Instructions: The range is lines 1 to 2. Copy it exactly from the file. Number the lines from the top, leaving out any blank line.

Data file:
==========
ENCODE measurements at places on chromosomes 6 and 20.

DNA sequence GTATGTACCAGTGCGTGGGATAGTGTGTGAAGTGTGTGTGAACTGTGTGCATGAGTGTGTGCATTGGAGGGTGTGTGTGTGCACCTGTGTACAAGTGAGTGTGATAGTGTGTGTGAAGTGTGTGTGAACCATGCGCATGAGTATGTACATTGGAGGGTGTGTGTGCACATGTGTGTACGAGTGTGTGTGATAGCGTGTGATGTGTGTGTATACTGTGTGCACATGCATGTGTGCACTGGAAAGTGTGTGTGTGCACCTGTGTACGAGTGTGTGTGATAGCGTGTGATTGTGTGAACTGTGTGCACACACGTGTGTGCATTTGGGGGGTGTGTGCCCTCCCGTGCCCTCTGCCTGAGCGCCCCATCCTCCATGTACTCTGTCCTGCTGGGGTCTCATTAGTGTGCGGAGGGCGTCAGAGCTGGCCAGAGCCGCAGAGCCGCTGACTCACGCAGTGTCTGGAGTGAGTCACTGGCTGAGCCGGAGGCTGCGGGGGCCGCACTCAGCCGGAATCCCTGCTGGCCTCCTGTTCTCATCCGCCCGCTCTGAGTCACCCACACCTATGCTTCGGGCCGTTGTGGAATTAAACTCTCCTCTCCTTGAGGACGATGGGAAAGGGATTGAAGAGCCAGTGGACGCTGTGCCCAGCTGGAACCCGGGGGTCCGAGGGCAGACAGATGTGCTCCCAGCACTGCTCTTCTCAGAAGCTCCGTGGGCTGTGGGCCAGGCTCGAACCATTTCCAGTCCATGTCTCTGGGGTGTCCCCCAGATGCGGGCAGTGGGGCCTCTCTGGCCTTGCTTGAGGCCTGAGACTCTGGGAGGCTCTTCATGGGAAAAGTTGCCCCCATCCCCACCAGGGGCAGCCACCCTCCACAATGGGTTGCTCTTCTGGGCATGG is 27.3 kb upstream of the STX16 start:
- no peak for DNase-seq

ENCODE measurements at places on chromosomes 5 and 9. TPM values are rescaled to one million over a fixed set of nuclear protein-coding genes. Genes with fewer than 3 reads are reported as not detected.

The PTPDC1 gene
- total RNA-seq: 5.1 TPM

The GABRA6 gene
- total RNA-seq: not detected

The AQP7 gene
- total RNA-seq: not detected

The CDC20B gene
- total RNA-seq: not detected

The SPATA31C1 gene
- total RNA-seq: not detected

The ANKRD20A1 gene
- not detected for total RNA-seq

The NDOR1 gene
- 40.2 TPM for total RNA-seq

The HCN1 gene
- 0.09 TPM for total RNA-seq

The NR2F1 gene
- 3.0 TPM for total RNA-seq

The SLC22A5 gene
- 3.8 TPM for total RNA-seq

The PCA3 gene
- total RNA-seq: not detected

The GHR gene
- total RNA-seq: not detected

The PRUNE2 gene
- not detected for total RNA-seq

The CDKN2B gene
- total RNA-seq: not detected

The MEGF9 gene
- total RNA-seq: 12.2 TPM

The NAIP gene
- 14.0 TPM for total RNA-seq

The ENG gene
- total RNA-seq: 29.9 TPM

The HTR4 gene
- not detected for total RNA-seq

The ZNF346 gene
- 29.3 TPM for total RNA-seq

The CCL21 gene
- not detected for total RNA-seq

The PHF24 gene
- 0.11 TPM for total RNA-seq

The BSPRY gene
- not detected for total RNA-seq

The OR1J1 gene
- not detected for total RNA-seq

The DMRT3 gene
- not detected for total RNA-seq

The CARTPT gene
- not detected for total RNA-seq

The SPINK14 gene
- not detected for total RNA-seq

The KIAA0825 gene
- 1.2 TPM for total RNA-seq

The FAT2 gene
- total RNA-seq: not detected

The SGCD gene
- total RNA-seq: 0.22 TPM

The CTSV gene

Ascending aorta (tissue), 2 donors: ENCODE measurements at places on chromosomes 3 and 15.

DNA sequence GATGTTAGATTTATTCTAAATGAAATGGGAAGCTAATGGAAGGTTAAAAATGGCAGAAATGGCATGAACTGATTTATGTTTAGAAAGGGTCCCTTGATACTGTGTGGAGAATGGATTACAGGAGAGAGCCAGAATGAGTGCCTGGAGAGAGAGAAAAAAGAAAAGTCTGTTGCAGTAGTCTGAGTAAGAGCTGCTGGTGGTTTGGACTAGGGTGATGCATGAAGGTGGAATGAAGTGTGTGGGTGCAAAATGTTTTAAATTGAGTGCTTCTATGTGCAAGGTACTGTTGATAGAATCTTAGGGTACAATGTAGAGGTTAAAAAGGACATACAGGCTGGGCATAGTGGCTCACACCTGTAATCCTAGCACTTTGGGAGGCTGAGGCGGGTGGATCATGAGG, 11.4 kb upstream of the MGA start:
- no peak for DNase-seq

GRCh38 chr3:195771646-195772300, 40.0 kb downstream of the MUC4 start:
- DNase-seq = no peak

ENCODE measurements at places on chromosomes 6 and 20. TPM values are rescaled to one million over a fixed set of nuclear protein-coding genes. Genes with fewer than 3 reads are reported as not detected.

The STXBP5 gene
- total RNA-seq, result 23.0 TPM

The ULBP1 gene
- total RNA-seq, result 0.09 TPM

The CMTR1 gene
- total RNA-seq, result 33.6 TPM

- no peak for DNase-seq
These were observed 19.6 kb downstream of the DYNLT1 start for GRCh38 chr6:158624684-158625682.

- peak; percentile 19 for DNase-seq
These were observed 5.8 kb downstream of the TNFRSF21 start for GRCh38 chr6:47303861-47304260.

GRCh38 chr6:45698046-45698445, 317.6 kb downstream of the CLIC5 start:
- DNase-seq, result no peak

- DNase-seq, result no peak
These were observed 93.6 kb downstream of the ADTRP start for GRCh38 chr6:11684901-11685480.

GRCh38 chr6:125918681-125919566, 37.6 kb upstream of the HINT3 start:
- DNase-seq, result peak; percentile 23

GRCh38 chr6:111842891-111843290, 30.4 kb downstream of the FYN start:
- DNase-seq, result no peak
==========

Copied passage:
ENCODE measurements at places on chromosomes 6 and 20.

DNA sequence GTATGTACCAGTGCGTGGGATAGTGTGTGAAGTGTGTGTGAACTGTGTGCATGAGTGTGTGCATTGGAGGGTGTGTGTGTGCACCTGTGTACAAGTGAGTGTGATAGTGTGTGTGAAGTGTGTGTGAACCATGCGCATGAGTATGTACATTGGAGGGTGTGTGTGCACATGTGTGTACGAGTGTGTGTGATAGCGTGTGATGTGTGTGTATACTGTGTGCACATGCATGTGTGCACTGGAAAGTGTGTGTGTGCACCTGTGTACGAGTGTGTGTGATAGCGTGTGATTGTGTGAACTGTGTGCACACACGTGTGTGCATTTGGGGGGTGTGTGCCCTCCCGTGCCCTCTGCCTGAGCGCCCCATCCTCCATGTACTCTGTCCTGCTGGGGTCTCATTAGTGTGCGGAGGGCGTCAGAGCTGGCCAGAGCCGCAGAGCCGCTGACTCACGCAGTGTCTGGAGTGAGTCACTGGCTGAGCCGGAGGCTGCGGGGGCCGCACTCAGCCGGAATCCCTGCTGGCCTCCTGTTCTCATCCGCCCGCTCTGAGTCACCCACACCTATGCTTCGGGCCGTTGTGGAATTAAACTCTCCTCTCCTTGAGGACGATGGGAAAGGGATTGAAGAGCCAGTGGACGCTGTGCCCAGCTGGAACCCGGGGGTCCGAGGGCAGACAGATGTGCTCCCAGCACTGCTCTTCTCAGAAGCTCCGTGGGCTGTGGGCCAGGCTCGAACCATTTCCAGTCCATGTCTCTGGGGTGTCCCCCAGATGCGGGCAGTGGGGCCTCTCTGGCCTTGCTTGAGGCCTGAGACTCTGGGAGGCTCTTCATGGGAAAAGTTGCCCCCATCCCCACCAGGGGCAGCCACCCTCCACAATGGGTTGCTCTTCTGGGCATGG is 27.3 kb upstream of the STX16 start: